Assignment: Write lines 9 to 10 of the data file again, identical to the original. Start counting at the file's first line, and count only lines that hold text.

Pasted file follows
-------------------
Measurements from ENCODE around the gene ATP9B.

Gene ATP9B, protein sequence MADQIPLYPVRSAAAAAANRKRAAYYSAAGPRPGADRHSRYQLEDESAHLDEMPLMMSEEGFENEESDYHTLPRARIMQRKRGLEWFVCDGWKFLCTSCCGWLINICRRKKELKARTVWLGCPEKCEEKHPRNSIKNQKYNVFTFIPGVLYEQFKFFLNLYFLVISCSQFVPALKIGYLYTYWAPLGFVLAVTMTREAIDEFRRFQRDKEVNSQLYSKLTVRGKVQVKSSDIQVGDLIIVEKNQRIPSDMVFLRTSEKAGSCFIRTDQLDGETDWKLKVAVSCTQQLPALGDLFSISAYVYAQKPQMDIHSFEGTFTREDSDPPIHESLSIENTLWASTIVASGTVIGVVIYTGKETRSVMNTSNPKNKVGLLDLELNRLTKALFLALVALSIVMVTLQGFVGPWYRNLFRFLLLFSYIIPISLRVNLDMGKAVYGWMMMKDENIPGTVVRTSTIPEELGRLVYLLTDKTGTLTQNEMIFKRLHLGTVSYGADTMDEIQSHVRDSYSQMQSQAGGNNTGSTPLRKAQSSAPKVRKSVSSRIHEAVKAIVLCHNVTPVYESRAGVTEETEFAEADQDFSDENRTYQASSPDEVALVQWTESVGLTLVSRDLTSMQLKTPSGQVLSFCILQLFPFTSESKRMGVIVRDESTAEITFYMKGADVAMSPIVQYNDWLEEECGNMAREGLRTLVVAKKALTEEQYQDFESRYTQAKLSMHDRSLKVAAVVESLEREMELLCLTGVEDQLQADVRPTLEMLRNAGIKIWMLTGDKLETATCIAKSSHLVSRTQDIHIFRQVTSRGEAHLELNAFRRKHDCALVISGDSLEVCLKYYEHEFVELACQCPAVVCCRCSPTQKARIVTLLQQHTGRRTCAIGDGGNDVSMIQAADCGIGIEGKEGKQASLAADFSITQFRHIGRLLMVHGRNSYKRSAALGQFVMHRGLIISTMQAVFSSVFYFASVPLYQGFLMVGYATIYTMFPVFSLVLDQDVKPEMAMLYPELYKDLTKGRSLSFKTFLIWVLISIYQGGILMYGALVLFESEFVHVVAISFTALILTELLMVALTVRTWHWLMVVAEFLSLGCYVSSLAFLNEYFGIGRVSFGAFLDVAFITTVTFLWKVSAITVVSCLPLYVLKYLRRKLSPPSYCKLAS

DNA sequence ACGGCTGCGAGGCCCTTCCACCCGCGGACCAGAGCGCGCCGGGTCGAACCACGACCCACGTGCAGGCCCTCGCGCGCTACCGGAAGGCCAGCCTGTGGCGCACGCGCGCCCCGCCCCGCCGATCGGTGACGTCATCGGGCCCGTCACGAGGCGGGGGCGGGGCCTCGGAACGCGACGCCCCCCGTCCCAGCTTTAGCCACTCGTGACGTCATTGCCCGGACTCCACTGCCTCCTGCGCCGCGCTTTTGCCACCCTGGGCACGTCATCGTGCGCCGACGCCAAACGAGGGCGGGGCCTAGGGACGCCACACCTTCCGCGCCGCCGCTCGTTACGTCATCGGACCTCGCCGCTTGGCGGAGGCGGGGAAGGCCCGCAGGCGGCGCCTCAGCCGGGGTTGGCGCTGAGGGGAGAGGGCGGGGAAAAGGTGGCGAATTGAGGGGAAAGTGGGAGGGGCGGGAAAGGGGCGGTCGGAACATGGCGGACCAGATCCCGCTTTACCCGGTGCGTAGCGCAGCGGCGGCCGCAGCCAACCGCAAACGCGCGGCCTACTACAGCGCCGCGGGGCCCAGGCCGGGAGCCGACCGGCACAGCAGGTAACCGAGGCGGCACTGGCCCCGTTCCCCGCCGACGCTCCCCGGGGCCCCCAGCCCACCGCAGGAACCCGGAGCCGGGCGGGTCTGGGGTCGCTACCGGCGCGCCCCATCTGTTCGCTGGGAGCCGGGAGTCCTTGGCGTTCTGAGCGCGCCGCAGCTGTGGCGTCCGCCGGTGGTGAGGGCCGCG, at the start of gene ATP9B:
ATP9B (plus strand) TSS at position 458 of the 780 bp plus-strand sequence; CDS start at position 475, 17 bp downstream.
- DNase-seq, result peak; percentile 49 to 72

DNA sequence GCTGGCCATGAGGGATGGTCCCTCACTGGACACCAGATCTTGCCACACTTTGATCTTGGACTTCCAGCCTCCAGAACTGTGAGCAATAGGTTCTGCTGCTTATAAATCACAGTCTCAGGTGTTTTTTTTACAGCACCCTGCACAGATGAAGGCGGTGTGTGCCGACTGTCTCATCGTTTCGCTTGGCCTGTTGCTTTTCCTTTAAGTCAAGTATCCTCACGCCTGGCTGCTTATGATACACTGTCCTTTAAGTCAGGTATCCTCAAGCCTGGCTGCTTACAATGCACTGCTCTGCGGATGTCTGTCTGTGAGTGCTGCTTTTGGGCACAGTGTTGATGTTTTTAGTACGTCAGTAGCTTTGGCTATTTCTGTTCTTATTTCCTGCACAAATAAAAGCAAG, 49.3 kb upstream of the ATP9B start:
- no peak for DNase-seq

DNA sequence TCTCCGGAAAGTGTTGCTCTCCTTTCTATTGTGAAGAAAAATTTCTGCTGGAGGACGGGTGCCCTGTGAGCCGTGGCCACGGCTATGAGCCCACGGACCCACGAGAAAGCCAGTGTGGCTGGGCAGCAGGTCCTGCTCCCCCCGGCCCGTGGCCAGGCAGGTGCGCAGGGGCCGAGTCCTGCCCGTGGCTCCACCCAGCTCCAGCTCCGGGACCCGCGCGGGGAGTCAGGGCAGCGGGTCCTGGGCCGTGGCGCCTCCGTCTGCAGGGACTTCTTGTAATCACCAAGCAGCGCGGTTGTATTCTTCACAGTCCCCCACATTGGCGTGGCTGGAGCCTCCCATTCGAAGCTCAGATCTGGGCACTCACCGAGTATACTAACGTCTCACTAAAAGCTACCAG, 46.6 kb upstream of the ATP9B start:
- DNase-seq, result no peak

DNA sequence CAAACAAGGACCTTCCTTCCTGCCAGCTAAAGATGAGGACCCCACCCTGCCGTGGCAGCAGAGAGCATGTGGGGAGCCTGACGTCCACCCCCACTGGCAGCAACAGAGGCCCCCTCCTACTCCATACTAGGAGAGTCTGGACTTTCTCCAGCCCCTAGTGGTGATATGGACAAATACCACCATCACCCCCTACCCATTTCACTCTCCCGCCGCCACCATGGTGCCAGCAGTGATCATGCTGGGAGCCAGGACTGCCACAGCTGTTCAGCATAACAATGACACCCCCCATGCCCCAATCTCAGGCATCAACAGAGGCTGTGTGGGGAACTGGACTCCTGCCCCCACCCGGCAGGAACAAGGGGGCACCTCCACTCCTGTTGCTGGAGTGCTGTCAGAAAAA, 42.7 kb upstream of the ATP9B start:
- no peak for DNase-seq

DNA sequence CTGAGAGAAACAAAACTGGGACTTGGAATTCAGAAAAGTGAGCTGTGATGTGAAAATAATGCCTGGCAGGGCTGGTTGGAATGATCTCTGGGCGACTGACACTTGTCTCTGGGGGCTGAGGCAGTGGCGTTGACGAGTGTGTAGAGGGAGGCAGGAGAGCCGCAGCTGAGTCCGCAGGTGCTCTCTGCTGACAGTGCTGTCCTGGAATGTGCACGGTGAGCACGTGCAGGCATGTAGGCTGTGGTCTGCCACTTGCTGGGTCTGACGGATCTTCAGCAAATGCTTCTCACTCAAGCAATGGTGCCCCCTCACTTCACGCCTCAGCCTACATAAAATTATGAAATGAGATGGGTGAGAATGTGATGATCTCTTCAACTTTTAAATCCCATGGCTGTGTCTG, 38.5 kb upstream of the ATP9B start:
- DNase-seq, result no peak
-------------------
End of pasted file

- DNase-seq, result no peak

DNA sequence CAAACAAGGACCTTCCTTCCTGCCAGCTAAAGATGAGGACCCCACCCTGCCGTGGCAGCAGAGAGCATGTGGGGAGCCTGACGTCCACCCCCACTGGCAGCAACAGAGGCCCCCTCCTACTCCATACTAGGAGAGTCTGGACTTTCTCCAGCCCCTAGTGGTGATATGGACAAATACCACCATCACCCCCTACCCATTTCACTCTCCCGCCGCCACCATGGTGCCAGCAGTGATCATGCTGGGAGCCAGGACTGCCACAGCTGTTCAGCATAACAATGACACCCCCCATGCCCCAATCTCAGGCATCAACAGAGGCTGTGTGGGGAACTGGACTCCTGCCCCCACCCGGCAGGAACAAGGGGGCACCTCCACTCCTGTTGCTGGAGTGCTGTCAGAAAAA, 42.7 kb upstream of the ATP9B start: